By Andy Watson, Partner, Europa Capital
It is now nearly three months since formal lockdowns began across Europe and somehow those words just do not feel right. In some ways, it feels like three years, in other ways only three days.
French philosopher Albert Camus said that “if time seems to pass so quickly, this is because there are no landmarks”. Being locked down in a single place for months has distorted our perceptions of time and taken away our landmarks. During the 80 days in which much of the world has been locked down, routine time sequences have been disrupted by strong other-worldly forces.
Netflix was my friend during confinement. As an addict of time travel stories and with actual travel strictly prohibited by the French police force, I watched pictures of the past and moved in time – but not in place.
The bizarre sunny lockdown period felt just like some of the screen science fiction – only with emptier streets. For the first time, most of us experienced how it feels to live with only the present moment, with few plans for the immediate future beyond wine, walks and webinars.
In the near future (now seemingly called the “new normal”) it is widely acknowledged that the coronavirus will be an agent for change, accelerating trends in behaviour already identified in the recent past. Watching the BBC’s Life on Mars (a time travel fantasy set in 1973), started me curating a time travel analogy whereby the coronavirus disruption is actually a portal to a time machine moving us backwards and forwards.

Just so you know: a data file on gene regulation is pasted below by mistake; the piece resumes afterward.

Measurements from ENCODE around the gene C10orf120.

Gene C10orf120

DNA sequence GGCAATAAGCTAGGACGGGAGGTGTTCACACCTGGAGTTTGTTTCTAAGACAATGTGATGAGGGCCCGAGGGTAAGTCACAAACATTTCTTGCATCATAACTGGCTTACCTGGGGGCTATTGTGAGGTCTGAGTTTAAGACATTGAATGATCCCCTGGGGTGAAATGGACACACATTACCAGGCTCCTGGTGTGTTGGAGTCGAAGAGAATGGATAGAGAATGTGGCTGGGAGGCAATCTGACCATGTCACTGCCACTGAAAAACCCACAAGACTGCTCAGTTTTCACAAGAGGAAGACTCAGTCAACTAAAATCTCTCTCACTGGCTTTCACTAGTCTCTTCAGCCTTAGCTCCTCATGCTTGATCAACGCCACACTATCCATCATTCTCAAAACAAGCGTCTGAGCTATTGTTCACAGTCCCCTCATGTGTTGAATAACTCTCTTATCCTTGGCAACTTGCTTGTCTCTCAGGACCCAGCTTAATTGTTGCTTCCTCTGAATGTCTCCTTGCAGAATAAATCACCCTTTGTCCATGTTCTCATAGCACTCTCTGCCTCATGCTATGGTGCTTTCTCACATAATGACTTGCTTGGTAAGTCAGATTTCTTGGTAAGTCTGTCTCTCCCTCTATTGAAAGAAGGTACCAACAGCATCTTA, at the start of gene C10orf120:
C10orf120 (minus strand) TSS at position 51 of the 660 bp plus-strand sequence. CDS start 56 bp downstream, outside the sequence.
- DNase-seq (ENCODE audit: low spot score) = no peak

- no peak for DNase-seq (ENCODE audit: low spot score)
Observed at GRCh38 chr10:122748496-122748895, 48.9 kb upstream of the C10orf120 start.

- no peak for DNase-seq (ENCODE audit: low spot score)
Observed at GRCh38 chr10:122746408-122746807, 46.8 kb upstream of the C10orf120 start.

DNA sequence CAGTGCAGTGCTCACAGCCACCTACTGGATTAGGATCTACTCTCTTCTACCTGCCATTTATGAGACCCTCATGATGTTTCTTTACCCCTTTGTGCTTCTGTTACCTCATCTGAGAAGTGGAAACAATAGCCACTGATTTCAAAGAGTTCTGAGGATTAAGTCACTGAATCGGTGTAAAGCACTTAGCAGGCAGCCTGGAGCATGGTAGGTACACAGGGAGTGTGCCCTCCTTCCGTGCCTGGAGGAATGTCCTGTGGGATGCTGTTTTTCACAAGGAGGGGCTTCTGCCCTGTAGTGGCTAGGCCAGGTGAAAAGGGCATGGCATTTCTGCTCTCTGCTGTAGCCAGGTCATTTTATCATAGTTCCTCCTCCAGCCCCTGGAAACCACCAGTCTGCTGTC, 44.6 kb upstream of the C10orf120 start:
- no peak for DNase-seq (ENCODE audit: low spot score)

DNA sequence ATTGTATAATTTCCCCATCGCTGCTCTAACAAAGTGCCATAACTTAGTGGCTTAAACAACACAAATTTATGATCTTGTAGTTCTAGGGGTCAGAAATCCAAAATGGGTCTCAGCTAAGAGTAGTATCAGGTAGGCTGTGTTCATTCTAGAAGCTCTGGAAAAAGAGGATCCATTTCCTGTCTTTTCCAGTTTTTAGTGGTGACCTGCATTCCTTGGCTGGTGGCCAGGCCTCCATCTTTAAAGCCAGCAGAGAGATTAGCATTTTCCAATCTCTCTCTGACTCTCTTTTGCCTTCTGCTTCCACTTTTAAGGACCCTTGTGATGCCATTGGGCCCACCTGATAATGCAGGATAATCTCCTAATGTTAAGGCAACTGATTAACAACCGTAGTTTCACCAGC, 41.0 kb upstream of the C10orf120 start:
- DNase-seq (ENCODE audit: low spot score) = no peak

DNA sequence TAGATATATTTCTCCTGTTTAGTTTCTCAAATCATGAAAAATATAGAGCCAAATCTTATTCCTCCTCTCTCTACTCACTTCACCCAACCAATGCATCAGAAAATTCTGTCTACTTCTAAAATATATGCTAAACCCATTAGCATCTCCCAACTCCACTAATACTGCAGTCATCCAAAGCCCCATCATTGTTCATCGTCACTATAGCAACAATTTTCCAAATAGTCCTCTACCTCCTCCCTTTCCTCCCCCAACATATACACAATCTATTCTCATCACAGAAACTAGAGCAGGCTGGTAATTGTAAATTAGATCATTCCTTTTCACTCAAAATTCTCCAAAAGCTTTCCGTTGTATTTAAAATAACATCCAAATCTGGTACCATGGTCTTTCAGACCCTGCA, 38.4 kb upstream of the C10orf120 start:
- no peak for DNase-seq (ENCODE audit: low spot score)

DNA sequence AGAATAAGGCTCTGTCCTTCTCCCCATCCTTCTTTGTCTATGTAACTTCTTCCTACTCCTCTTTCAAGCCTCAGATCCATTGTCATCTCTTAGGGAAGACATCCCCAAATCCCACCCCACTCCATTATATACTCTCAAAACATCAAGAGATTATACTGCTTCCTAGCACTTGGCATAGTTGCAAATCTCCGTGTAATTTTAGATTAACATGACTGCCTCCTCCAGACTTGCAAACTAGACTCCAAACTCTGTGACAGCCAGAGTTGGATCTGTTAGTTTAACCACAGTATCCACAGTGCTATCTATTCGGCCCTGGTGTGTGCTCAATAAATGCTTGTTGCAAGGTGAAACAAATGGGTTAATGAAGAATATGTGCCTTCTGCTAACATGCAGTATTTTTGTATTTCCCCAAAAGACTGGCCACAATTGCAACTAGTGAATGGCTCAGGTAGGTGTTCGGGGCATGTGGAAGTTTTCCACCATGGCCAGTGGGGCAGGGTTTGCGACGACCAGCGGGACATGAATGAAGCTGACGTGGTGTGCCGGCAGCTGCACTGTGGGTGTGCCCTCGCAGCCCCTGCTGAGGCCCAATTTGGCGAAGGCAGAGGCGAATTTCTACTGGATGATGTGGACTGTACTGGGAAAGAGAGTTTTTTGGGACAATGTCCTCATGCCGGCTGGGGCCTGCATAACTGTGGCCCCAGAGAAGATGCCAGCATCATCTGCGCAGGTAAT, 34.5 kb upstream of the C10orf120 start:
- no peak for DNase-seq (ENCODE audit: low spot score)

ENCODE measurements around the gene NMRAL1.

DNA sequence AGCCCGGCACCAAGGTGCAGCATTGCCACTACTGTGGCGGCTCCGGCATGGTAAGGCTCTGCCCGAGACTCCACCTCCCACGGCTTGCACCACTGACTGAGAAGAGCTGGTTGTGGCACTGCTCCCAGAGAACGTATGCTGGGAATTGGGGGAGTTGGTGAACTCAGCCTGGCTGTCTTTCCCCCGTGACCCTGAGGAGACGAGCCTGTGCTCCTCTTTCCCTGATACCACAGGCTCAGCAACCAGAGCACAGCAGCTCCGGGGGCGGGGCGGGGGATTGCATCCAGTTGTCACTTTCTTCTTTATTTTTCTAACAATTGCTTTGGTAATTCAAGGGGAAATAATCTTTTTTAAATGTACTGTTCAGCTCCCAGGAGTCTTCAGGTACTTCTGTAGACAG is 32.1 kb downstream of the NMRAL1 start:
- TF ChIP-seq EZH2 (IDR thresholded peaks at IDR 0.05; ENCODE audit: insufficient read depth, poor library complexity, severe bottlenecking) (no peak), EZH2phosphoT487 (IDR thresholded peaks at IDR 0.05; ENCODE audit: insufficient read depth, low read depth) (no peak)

Before stepping into the time machine, let’s remember the immediate past. For a decade, a period of relative peace and a benign world economy had moved most of us forwards in a familiar, linear and chronological way. One year at a time; New Year – Easter – summer holidays – Xmas. Repeat. The rising importance of populism, technology and sustainability has been rocking our journey – but mostly at a comfortable velocity.
For some observers, the coronavirus time machine threatens to send Europe back to 1975 – a time before the golden age of cross-border trade. The gap between the haves and have-nots looks set to be further widened by the health crisis, fuelling more populist momentum. In some dark scenarios, a fragmented 1970’s Europe may be returning – along with the Deutschmark, Franc, Lira and Guilder. The nationalised industries, big government and high taxes of the 1970’s also look set to make a comeback. How else to save our planes, trains and automobiles?
But the coronavirus time machine moves in both directions. We are also shooting forward from 2020 to 2025 and doing that with many positive outcomes. Innovation and technology are being swiftly embraced by friends and family chatting on Teams and Zoom. The health crisis has not only accelerated tech adoption but done so across generations – so it is no longer just digital natives who are welcoming innovation. For the first time, many octogenarians are using new laptops to see their grandchildren – located around the world – as well as feeling comfortable ordering online. Without this pandemic, these lasting changes could not have happened so swiftly.